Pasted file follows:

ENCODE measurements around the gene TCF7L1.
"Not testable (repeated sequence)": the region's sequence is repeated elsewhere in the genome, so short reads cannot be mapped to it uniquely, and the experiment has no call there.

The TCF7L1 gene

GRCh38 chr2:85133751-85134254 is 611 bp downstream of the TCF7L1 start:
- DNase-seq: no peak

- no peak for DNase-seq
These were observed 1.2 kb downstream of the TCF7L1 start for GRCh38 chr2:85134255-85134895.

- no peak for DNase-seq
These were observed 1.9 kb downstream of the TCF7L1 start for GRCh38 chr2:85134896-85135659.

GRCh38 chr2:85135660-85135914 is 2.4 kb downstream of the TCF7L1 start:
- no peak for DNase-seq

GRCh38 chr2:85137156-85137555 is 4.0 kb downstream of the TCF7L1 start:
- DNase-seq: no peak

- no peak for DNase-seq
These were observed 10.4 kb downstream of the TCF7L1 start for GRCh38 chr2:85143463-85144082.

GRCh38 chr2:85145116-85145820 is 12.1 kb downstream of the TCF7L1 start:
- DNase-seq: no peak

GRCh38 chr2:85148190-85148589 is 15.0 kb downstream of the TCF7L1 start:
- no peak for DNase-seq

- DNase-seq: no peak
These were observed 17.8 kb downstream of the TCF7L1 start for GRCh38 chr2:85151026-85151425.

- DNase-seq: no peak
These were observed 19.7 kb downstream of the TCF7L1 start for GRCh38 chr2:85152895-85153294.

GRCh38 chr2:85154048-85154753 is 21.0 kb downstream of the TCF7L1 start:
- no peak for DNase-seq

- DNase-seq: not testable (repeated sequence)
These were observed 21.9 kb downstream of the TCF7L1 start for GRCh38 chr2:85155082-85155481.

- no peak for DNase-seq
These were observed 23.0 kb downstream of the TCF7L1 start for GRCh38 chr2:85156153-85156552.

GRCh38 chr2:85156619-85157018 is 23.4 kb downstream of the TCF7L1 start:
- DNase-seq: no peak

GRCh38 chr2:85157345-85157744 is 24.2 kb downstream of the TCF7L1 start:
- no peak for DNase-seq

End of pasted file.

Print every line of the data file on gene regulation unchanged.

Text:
ENCODE measurements around the gene TCF7L1.
"Not testable (repeated sequence)": the region's sequence is repeated elsewhere in the genome, so short reads cannot be mapped to it uniquely, and the experiment has no call there.

The TCF7L1 gene

GRCh38 chr2:85133751-85134254 is 611 bp downstream of the TCF7L1 start:
- DNase-seq: no peak

- no peak for DNase-seq
These were observed 1.2 kb downstream of the TCF7L1 start for GRCh38 chr2:85134255-85134895.

- no peak for DNase-seq
These were observed 1.9 kb downstream of the TCF7L1 start for GRCh38 chr2:85134896-85135659.

GRCh38 chr2:85135660-85135914 is 2.4 kb downstream of the TCF7L1 start:
- no peak for DNase-seq

GRCh38 chr2:85137156-85137555 is 4.0 kb downstream of the TCF7L1 start:
- DNase-seq: no peak

- no peak for DNase-seq
These were observed 10.4 kb downstream of the TCF7L1 start for GRCh38 chr2:85143463-85144082.

GRCh38 chr2:85145116-85145820 is 12.1 kb downstream of the TCF7L1 start:
- DNase-seq: no peak

GRCh38 chr2:85148190-85148589 is 15.0 kb downstream of the TCF7L1 start:
- no peak for DNase-seq

- DNase-seq: no peak
These were observed 17.8 kb downstream of the TCF7L1 start for GRCh38 chr2:85151026-85151425.

- DNase-seq: no peak
These were observed 19.7 kb downstream of the TCF7L1 start for GRCh38 chr2:85152895-85153294.

GRCh38 chr2:85154048-85154753 is 21.0 kb downstream of the TCF7L1 start:
- no peak for DNase-seq

- DNase-seq: not testable (repeated sequence)
These were observed 21.9 kb downstream of the TCF7L1 start for GRCh38 chr2:85155082-85155481.

- no peak for DNase-seq
These were observed 23.0 kb downstream of the TCF7L1 start for GRCh38 chr2:85156153-85156552.

GRCh38 chr2:85156619-85157018 is 23.4 kb downstream of the TCF7L1 start:
- DNase-seq: no peak

GRCh38 chr2:85157345-85157744 is 24.2 kb downstream of the TCF7L1 start:
- no peak for DNase-seq